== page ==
Hori Kyutaro, a.k.a Hori Hidemasa, was one of the true-blue Oda Nobunagaists around. He already became a well-known Oda Nobunaga's Captain in his teenage years, after several years of service as ordinary infantryman. Hori was kind of well-versed when it came to artillery, so that's where Oda put him into.

Some people condemned Hori to eternal fire because he, on his own initiative, destroyed a warrior-monks' lair -- this one was of a temple named Makino in Izumi area. But that wasn't Hori's fault. He was conducting a kind of peaceful geographic survey at the time (1581), when out of the blue his few men were surrounded by warrior-monks and there was no other way than to fight them back, and it was natural that he, when the monks were beaten and running away, pursued them right into their compound.

In the battle to avenge Oda Nobunaga's death, Hori led his own men (the famous Hori Corps consisted of around 3,000 soldiers) apart from Toyotomi Hideyoshi's main force (though still under Toyotomi's coordination), and he didn't get to see Akechi Mitsuhide as he wished to. His opponent was the army of Mitsuhide's good-natured cousin, Akechi Mitsuharu, who only backed Mitsuhide up for DNA-related reasons (he tried to prevent the rebellion before). After defeating this army, Hori snatched Mitsuharu's castle Sakamoto.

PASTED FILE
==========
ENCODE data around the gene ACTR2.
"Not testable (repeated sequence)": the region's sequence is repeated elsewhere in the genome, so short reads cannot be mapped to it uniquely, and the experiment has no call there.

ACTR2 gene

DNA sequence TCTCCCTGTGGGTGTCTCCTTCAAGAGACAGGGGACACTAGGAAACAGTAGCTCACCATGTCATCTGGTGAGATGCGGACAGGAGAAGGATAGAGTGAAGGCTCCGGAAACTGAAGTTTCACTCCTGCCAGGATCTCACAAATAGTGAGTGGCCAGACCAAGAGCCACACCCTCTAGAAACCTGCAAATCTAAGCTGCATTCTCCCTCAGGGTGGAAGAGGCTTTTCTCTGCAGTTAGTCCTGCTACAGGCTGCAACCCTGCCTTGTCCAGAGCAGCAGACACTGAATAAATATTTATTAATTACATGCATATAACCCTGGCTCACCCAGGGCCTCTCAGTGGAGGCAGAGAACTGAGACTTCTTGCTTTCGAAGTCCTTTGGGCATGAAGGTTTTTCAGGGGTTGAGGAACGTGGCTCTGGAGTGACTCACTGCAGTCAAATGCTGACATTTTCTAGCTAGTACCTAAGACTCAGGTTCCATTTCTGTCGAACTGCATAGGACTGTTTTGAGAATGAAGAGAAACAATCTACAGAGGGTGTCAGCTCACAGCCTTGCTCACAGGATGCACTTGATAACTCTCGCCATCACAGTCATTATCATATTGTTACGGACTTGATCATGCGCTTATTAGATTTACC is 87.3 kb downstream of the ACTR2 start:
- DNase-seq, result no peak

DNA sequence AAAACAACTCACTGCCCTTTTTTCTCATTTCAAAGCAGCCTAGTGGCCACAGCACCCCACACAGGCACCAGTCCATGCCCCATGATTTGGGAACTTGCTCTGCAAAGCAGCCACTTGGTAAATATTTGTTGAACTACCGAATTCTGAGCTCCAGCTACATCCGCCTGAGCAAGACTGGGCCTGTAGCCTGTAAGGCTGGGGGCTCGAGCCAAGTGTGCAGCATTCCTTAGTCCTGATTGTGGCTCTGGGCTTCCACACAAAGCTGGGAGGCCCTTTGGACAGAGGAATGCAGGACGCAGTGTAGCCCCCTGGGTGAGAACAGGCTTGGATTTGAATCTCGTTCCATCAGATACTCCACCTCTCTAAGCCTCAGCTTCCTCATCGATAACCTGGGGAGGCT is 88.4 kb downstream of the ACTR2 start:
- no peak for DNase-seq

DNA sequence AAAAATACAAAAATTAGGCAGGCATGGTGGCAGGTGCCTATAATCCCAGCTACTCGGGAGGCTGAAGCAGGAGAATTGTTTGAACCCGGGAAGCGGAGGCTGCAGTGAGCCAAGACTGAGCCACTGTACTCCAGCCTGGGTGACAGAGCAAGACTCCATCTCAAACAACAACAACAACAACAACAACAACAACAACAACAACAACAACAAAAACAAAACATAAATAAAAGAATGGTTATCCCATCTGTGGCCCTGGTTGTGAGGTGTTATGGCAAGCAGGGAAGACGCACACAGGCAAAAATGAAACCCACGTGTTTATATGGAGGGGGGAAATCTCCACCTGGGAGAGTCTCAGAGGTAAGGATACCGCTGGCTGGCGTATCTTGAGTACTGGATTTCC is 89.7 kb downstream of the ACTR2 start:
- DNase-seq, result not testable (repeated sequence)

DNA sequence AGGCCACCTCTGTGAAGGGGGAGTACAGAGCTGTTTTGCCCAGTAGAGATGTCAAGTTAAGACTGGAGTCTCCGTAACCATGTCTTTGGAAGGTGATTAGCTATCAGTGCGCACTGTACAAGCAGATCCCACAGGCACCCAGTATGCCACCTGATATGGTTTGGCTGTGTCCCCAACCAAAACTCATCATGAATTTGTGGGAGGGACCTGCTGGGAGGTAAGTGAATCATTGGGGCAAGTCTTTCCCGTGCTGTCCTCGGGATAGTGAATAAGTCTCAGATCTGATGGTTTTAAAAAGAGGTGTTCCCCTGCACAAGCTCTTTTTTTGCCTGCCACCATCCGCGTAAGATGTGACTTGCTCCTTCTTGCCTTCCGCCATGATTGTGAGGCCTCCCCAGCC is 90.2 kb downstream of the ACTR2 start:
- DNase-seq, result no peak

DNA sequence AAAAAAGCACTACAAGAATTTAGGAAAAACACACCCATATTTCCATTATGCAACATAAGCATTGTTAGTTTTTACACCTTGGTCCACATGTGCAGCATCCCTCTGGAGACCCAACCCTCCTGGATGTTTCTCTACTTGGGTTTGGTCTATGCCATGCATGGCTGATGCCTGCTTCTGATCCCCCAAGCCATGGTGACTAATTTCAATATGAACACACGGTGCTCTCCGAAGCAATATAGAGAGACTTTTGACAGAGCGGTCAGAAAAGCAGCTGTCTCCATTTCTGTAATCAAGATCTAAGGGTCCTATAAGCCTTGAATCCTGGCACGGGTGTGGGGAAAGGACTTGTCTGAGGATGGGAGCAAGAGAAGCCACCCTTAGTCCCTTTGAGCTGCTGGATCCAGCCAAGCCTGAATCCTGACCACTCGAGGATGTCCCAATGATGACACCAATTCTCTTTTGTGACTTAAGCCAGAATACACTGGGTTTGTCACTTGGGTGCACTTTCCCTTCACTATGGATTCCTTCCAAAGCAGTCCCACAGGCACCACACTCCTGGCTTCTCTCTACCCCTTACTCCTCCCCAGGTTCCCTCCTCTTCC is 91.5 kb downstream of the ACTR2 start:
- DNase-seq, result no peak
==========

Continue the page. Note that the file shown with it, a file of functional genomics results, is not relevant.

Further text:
Hori kept on being a trusted Captain of Toyotomi's after the latter scooped up all political power in Japan. He took part in every battle of Toyotomi's, and even died right in the middle of such a battle, at Odawara.

HACHISUKA
HIKOEMON

(1526-1586)


Picture of Hachisuka crest


Picture of Hachisuka Hikoemon

Hachisuka was a clan of warriors with nondescript pedigree. They started from being a locally-feared rural sword-toting bunch who belonged to an agrarian manor (a 'yashiki', in Japanese). Such persons normally didn't care about the world at large and didn't get involved in territorial wars, unless individual members of the clan went there as freelance soldiers-of-fortune.